Relaxation training or mindful meditation is vital to all stress management programs because it helps induce the parasympathetic nervous system sooner rather than later to counteract the stress response. Although your fight-or-flight response will eventually subside (as long as there is no continued threat), you can help speed this process up by physically relaxing.

Research has shown that anyone can relax physically under the right set of circumstances. This typically includes a few steps like getting into a quiet space in a comfortable position, and having something pleasant or even neutral to focus upon. Relaxation skills take some time to master and generalize to everyday situations but as with most skills, you will only get better with practice.

Our modified iCope relaxation procedure, which takes about 20 minutes, is as follows: Find a quiet place where you will not be interrupted for the time needed to try this procedure.

1) Get into a comfortable position lying down on your back. You can use a recliner type chair, or simply lie down in bed.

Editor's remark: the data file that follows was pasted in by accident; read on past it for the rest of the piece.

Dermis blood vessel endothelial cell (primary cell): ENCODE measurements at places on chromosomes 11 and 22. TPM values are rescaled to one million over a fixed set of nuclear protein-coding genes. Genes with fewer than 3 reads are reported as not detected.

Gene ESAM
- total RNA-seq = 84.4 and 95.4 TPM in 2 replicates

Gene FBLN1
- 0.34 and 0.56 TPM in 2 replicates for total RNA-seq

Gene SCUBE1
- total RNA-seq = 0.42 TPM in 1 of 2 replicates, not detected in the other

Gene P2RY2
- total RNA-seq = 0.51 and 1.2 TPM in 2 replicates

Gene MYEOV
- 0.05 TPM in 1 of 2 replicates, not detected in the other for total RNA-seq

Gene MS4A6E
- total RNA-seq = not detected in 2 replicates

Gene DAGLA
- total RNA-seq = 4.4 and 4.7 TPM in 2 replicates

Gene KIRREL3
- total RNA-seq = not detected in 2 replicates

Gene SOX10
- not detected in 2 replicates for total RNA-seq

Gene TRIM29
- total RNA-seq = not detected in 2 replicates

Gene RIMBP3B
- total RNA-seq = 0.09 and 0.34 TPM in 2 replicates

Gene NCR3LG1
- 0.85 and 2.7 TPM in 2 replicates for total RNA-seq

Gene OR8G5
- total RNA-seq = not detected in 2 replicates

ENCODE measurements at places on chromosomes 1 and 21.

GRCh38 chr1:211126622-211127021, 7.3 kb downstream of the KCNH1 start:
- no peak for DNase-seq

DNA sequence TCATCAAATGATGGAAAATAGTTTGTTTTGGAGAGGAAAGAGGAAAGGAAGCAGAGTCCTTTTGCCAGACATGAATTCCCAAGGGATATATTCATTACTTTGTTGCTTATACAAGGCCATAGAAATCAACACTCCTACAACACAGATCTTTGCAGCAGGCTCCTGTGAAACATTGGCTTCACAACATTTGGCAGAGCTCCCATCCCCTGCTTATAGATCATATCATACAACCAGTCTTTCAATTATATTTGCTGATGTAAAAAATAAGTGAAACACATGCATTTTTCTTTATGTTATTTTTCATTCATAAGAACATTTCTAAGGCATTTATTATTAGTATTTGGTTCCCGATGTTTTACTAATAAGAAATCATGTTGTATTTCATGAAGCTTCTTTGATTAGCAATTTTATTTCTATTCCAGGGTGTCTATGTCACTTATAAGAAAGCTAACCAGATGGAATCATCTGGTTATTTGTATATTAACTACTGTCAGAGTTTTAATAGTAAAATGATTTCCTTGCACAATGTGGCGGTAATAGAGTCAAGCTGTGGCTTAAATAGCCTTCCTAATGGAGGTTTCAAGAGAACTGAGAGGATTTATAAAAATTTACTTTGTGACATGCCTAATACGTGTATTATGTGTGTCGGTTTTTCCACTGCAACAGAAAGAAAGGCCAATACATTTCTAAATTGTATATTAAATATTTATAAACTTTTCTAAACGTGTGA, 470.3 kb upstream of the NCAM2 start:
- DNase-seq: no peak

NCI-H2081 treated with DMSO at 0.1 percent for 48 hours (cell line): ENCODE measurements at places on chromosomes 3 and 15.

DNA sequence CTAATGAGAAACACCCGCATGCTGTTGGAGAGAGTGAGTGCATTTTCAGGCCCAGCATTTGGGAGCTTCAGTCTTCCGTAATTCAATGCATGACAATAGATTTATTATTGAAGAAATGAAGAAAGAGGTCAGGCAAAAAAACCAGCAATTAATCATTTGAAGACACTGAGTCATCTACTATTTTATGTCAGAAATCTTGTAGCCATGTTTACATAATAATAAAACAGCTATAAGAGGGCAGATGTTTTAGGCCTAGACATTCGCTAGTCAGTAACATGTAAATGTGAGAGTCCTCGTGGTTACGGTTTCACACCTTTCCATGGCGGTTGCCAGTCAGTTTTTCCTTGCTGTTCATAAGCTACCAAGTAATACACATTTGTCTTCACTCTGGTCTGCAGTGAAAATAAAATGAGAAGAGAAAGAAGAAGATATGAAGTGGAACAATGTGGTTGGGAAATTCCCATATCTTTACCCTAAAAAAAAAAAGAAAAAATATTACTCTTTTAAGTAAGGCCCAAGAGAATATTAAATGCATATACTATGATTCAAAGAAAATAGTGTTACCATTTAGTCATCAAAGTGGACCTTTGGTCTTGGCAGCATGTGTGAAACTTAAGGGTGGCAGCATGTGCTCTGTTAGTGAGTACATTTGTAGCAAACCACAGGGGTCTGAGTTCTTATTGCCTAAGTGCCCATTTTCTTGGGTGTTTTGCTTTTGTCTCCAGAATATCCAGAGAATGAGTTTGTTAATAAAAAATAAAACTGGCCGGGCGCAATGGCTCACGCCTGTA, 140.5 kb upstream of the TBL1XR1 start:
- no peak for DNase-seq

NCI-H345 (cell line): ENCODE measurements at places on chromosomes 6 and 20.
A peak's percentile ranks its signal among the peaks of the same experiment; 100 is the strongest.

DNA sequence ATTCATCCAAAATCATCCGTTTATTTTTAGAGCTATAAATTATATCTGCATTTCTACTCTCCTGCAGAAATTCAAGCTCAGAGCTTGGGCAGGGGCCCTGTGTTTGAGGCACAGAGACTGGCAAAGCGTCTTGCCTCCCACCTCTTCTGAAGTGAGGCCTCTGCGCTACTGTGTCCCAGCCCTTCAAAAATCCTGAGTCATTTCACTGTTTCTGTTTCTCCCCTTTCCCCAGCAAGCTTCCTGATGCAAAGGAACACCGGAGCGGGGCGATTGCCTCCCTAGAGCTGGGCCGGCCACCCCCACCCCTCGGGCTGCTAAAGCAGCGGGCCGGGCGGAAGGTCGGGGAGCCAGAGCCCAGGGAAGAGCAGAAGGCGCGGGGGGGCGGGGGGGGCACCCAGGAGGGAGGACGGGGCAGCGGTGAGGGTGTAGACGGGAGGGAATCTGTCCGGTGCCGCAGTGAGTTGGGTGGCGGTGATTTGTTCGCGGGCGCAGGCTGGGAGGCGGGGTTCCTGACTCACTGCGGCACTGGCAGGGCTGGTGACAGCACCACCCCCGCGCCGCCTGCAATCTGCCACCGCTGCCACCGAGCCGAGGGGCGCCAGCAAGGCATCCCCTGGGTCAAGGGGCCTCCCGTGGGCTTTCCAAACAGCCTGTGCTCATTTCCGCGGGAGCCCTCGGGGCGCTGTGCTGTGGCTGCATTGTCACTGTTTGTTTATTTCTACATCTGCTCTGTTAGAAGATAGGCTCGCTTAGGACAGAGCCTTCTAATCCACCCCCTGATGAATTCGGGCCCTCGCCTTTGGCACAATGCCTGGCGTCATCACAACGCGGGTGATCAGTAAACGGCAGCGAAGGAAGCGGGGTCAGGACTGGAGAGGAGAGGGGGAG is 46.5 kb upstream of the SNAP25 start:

2) Try to loosen your muscles as best as you can. Briefly pay attention to the tension throughout your body, scanning from your head all the way down to your feet. You can roll your head gently side to side and stretch your arms and hands if that helps relax the muscles.

3) Make a mental note of your stress level by rating it from 1 (very relaxed) to 10 (very stressed).

4) Slowly take a very deep breath through your nose. Breathe in deeply enough to extend your stomach and hold it for a few seconds. Then breathe out slowly through your mouth. You can put your hand on your stomach to feel it rise with each deep breath.  Repeat this for three more deep breaths.